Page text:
This legal approach applies to all intelligent systems regardless of their underlying design, cognitive architecture, and technology. Whether an AI is implemented using biology, deep learning, constructivist AI, semantic networks, quantum computers, positronics, or other methods is immaterial. All intelligent systems must comply with applicable laws regardless of their particular values, preferences, beliefs, and how they are wired.
Between the lines
Although its practice has often been flawed, the law is a natural solution for maintaining social safety and value alignment. All intelligent systems–biological and mechanical–must know the law, strive to abide by it, and be subject to effective intervention when violated. The essential equivalence and intimate link between consensus ethics and democratic law provide a philosophical and practical basis for legal systems that marry values and norms (“virtue cores”) with rules that address real-world situations (“consequentialist shells”). Unlike other AI safety proposals, this approach requires AIs to “do as we legislate, not as we do.”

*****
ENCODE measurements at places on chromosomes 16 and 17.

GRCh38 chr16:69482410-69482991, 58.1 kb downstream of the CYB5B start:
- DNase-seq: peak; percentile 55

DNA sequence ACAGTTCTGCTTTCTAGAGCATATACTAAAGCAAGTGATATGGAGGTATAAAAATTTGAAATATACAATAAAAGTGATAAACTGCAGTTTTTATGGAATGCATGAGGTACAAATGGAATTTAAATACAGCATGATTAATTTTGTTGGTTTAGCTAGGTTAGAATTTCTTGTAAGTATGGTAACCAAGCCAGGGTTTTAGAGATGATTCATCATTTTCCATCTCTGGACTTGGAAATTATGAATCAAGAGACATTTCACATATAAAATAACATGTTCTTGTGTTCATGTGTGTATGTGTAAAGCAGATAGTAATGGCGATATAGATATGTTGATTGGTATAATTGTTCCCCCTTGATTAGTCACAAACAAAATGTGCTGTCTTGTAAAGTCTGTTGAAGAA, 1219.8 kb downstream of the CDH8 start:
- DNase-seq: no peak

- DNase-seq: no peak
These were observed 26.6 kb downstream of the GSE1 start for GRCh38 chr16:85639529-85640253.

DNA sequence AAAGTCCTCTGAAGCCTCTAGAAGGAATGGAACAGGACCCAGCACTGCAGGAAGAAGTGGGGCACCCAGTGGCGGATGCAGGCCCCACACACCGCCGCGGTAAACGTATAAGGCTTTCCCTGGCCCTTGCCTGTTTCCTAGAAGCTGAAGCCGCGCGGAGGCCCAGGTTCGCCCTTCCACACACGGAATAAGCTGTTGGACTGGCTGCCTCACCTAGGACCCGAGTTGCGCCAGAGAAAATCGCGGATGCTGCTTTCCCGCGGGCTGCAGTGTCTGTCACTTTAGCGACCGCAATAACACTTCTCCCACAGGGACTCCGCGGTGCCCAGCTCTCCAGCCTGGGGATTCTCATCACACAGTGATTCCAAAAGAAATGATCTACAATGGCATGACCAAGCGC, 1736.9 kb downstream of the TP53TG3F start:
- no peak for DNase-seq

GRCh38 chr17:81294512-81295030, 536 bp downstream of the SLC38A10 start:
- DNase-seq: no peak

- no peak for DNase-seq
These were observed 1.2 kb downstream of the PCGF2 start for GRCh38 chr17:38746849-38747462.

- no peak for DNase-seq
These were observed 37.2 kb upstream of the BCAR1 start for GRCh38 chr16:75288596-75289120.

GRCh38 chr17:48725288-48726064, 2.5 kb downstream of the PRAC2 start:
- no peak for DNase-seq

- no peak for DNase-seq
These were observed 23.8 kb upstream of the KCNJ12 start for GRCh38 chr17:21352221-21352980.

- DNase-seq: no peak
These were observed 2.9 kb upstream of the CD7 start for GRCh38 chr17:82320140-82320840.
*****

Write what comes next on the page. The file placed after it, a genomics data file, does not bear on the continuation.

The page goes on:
For the future safety and well-being of all sentient systems, work should occur in earnest to improve legal processes and laws. Hence, they are more robust, fair, nimble, efficient, consistent, understandable, accepted, and complied with. Technologies are emerging to help, such as Large Language Models capable of understanding existing legal corpora, Personal Agents, and public policy simulators.
Humans must (re)commit to the rule of law (which includes consensus ethics) to counter the dangers we pose to the biosphere and ourselves. It is unclear if advanced AI will be more or less dangerous than humans. Regardless, the law is critical for both.